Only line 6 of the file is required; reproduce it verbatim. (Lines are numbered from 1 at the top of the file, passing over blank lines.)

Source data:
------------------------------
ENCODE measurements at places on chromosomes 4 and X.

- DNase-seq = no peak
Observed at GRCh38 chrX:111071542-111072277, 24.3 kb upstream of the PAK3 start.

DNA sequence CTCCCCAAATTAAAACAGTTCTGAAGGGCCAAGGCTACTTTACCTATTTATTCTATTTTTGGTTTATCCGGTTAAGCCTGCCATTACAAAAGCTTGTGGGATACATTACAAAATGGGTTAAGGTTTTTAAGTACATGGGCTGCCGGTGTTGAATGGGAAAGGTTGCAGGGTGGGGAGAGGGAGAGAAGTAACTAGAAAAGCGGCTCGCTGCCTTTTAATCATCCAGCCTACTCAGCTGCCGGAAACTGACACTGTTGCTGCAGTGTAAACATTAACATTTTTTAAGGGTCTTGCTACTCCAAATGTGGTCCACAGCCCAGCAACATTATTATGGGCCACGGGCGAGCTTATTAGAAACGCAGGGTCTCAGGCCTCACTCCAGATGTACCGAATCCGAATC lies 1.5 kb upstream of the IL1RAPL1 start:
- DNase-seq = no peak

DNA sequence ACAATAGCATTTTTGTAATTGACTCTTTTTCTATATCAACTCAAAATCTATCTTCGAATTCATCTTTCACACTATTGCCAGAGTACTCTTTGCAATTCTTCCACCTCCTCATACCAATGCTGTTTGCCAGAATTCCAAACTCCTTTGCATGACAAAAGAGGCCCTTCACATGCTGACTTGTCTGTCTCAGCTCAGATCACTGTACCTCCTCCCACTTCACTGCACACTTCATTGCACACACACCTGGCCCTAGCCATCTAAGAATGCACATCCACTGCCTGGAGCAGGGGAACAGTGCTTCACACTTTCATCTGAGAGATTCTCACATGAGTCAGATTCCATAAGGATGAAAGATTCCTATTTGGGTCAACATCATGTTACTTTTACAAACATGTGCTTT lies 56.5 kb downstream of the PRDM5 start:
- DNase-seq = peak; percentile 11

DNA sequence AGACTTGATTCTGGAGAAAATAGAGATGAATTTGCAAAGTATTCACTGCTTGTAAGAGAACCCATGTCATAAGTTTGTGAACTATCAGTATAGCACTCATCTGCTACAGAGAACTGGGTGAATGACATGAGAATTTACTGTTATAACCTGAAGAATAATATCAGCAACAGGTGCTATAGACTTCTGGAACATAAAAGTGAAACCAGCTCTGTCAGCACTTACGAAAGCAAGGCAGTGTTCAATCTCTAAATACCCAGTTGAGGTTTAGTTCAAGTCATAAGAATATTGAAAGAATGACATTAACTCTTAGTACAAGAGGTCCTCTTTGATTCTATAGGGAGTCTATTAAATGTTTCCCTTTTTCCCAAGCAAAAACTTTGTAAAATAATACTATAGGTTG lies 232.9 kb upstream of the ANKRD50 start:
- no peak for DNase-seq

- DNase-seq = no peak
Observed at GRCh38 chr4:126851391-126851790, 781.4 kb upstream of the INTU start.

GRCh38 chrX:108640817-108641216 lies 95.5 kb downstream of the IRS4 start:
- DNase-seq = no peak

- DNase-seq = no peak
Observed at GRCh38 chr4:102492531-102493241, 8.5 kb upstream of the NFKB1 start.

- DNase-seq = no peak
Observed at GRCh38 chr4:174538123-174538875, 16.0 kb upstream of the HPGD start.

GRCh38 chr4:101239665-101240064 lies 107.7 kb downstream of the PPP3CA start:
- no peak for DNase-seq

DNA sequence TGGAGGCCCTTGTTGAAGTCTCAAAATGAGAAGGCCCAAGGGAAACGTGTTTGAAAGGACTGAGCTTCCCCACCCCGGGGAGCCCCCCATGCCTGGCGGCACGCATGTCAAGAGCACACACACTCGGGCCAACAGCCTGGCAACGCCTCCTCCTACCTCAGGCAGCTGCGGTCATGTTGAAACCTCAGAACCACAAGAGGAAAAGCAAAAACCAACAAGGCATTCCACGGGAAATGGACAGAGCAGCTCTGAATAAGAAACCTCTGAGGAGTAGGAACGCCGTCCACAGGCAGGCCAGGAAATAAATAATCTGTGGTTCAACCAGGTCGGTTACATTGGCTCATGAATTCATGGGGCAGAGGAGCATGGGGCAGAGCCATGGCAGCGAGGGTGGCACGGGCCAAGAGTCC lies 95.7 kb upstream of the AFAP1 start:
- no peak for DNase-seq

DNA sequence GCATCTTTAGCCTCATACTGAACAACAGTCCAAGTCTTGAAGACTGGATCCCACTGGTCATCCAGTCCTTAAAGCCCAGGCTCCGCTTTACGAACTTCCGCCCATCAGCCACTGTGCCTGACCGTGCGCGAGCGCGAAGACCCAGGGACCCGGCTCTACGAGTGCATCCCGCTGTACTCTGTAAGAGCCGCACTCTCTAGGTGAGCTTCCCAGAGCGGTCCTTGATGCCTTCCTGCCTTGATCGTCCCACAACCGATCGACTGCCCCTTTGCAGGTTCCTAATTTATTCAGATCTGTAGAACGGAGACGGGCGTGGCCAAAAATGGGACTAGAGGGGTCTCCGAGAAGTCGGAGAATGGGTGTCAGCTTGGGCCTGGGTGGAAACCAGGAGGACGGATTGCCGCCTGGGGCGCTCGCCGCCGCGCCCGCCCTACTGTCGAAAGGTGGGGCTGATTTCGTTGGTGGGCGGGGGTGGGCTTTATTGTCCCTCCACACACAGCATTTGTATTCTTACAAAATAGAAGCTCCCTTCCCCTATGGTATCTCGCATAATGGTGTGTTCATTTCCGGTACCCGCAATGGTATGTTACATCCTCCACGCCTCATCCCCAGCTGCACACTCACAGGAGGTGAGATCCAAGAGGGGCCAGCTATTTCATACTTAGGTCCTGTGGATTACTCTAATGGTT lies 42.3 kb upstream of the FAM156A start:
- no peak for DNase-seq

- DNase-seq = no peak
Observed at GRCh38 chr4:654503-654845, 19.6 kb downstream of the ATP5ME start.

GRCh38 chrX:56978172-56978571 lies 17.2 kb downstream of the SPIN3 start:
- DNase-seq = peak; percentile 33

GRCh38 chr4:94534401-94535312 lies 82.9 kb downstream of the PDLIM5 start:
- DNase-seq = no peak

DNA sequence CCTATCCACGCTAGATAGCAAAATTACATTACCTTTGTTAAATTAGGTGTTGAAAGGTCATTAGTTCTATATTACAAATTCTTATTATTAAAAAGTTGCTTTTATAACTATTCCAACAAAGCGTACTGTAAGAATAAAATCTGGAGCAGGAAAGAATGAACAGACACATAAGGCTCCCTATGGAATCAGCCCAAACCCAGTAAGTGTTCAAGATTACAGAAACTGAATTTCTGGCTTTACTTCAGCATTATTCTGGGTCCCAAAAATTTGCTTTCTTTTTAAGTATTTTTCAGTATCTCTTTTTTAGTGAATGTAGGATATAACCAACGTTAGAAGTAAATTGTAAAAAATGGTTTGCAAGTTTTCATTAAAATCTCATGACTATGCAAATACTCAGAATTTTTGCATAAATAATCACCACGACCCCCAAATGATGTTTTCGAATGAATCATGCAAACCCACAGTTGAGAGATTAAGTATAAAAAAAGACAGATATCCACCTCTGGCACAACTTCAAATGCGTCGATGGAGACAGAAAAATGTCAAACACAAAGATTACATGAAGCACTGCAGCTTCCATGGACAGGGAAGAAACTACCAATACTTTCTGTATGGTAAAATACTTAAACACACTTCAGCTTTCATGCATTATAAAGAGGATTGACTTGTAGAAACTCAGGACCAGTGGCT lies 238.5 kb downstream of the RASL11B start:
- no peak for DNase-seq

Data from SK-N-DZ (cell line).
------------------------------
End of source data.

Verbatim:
DNA sequence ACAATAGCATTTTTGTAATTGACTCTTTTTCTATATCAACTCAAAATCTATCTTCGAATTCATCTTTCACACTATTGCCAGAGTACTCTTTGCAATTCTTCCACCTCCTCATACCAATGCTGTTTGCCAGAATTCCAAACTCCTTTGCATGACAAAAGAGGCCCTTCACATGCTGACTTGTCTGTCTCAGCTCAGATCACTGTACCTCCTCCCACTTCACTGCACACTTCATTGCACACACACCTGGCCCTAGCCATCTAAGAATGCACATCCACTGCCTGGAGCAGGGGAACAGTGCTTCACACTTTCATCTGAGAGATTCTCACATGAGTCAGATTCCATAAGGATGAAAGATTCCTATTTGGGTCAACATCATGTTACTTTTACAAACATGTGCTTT lies 56.5 kb downstream of the PRDM5 start: